Have you ever been drilled on Critical Race Theory?
If you’re in the Air Force, you may be.
Via a Washington Post op-ed — I’m a Professor at a U.S. Military Academy. Here’s Why I Teach Critical Race Theory — Air Force Academy Associate Professor Lynne Chandler Garcia says the doctrine helps her students “identify the structural racism and inequality that has been endemic in American society.”
The way Lynne sees it, the country’s foundation isn’t so simple as it’s traditionally presented:
The United States was founded on a duality: liberalism and equal rights on the one hand; inequality, inegalitarianism and second-class citizenship on the other.
Call it a rough start:
Racism was ingrained in the system from the beginning…
As a result, “The military still struggles with these issues.”
It sure does.
As I covered in February, the U.S. Navy added “antiracist” books to its official reading list.
From The Washington Free Beacon at the time:
Four of the 16 books listed under a section dedicated to personal and leadership development discuss topics such as anti-racism, the criminal justice system, and gender politics. Their titles include Ibram X. Kendi’s bestselling How to Be an Antiracist, The New Jim Crow, Sexual Minorities and Politics, and Fed Up: Emotional Labor, Women, and the Way Forward. Kendi’s book in particular has garnered significant controversy, with many of its ideas spreading from college campuses to public health institutions and public sector unions.
As you may recall, Chairman of the Joint Chiefs of Staff Gen. Mark Milley was recently questioned on such a thing.
He replied that he wants to understand “white rage”:
I am proud of the time that I served the military, and General Milley sees things very much as I did and do.
Watch his testimony and understand why understanding different points of views and different experiences is a strength, not a weakness. #CRT
— Bill Sengstacken (@BillSengstacken) June 24, 2021
“Our foreign adversaries, whether it be Russia or China, are getting stronger every day. The focus of our armed forces should be singular: Prepare to fight; prepare for the mission.”
The mission may have changed.
An animated Armed Forces video seems to frame the service a bit anew:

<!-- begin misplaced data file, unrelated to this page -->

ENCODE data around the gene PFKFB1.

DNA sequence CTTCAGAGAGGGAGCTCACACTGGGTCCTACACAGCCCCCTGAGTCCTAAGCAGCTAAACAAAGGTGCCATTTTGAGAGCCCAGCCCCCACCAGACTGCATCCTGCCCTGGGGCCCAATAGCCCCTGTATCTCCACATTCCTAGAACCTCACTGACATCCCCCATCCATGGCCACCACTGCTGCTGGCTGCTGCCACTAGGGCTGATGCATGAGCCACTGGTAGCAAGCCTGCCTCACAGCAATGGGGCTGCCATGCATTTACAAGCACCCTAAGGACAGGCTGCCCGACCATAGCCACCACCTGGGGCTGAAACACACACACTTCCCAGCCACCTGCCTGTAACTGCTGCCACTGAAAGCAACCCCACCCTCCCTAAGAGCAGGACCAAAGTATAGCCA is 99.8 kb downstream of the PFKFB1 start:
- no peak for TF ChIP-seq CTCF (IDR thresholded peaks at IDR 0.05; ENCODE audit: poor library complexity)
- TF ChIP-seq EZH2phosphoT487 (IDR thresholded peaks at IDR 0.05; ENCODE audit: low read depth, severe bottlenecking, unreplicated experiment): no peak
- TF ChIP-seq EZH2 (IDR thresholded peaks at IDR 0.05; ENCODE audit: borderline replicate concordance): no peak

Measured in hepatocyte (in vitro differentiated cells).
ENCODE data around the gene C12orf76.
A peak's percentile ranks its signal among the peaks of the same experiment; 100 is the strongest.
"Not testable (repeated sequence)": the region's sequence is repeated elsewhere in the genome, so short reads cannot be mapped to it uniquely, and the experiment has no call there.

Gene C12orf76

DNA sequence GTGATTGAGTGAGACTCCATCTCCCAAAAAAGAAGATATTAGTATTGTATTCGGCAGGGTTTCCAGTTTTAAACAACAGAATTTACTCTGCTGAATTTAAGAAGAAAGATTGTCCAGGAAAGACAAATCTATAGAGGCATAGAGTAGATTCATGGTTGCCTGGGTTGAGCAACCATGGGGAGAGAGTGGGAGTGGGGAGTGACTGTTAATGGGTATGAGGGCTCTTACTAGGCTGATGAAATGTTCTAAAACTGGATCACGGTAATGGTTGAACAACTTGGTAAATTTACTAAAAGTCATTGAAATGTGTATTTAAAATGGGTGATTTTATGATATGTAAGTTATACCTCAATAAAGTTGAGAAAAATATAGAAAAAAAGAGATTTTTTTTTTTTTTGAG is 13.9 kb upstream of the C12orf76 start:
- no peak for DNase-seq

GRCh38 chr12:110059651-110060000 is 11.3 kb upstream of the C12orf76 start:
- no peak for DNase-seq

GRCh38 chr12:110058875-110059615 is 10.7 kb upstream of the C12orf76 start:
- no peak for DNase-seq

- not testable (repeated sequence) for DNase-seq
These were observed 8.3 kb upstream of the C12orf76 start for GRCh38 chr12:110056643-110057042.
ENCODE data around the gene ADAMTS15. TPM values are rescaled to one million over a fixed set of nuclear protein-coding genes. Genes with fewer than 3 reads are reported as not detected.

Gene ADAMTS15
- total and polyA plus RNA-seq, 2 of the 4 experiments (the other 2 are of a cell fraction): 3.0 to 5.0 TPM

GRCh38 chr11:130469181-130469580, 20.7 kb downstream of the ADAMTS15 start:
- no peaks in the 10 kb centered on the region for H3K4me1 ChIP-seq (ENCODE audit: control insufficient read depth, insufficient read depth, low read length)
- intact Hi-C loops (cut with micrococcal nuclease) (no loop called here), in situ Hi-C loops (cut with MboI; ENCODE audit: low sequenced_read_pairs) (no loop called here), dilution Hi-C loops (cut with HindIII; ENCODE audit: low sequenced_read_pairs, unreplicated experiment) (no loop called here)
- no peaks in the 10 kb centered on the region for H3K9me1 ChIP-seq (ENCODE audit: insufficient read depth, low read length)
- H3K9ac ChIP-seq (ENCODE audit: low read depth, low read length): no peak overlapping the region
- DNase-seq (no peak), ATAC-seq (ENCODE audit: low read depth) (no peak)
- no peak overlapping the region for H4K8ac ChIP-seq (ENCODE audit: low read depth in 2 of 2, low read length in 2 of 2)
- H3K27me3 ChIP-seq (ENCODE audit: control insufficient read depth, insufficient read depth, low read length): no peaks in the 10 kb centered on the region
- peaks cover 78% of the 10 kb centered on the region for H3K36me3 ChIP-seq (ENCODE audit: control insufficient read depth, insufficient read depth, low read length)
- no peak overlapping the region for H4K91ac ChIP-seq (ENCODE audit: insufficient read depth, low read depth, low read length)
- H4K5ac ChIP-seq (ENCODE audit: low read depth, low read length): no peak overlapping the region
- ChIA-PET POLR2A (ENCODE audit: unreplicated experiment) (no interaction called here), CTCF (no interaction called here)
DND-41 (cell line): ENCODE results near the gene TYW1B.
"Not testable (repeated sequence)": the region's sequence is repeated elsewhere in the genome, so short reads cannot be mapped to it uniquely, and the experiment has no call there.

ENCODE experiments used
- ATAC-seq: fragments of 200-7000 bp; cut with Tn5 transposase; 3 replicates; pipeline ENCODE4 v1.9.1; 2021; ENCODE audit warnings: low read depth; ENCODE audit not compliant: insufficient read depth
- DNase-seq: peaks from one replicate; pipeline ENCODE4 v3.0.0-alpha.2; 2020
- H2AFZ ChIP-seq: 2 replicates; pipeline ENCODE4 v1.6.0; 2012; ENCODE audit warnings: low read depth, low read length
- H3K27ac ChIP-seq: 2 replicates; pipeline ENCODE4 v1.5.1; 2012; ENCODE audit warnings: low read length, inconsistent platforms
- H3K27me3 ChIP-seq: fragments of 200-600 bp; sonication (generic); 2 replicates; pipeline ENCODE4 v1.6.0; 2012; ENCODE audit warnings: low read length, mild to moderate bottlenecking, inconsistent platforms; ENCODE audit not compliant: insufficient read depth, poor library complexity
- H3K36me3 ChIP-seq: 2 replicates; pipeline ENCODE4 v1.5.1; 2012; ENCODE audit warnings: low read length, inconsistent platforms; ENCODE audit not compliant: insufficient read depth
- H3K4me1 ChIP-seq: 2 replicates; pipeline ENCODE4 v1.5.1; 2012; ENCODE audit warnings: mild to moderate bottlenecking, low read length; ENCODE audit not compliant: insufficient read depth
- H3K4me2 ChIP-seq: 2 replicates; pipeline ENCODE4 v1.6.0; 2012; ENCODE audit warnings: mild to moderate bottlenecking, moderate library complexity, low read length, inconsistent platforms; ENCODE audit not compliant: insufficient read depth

For more on that, see “Military Generals Call for Increased Diversity, Encourage More Women in Combat.”
As for the Air Force particularly, in an effort to address barriers impeding airmen and Space Force Guardians, the branch assembled a Lesbian, Gay, Bisexual, Transgender and Queer/Questioning Initiative Team — otherwise known as LIT — in April.
Also created: the Indigenous Nations Equality Team, or INET.
Five other identity groups were previously established :
- Black/African American Employment Strategy Team
- Disability Action Team
- Hispanic Empowerment and Action Team
- Pacific Islander/Asian American Community Team
- Women’s Initiatives Team
Gone are the days, so far as I can tell, of the human race being the one overwhelmingly emphasized.
Here’s more from Lynne’s op-ed:
[A]lthough the Declaration of Independence and Constitution espoused liberty and justice, enslaved people had no part of those virtues and no reason to celebrate a day like the Fourth of July. … As a recent inspector general’s report on disparities in the Air Force and Space Force pointed out, Black service members lag behind their White peers in promotion rates but are overrepresented in disciplinary actions. Further, a recent Defense Department report documented the threat of white supremacy within the ranks. Cadets need to understand these contradictions within their institutions.
“Officers,” she contends, “must comprehend the unique experiences and concerns of their diverse troops. A holistic education leads to understanding and unity as service members consider what it’s like to walk in another’s shoes.”
Cadets must learn to be brave on the literal battlefield, yes — but they must also be equipped to participate bravely on the battlefield of ideas.
Sen. Mike Waltz (R-Fla.) has a different take, as shared with the Beacon:
“Critical race theory is labeling an entire class of people one way or another by the color of their skin and looking through that lens. Once we put that uniform on, we should be doing everything we can to minimize those distinctions.”
So far as I can tell, minimization may have to wait.
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